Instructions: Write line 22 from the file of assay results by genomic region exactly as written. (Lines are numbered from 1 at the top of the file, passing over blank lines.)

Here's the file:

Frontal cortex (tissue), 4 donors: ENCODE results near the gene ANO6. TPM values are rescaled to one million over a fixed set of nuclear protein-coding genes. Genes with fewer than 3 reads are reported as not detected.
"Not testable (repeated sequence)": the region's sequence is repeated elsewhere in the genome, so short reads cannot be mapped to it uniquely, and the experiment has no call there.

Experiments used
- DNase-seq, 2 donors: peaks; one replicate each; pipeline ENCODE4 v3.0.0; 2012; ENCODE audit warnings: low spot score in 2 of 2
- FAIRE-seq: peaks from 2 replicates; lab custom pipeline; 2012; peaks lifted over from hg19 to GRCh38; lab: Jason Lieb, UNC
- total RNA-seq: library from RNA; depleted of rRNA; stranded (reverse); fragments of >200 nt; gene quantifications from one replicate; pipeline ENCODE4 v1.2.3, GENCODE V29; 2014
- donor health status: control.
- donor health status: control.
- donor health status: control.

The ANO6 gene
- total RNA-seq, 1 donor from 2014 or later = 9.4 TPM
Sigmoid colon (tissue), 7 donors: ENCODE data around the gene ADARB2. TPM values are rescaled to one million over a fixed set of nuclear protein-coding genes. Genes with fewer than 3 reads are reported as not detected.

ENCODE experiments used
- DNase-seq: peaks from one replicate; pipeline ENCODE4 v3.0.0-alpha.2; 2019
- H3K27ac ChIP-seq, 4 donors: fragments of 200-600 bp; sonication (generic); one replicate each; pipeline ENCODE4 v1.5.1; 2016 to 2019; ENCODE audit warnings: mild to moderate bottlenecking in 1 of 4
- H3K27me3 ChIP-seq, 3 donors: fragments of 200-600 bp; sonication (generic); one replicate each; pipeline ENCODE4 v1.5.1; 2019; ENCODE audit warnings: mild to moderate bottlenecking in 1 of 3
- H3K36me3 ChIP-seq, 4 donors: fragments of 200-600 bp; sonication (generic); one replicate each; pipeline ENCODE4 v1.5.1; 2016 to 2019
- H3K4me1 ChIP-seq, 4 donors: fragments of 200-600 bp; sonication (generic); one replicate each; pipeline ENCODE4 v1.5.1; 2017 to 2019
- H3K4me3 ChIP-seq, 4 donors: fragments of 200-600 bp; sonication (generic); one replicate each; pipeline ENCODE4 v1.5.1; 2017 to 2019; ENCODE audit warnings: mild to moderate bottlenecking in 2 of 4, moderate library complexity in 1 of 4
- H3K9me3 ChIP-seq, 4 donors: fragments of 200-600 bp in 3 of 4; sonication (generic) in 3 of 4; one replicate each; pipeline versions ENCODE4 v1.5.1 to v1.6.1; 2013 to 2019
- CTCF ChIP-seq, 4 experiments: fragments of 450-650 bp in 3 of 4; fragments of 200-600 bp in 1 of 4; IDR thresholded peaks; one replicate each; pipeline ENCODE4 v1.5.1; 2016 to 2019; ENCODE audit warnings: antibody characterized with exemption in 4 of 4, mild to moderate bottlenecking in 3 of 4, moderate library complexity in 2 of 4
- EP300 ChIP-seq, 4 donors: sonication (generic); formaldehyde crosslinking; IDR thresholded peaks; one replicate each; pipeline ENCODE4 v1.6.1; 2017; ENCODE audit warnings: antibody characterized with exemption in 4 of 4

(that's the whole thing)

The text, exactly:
- EP300 ChIP-seq, 4 donors: sonication (generic); formaldehyde crosslinking; IDR thresholded peaks; one replicate each; pipeline ENCODE4 v1.6.1; 2017; ENCODE audit warnings: antibody characterized with exemption in 4 of 4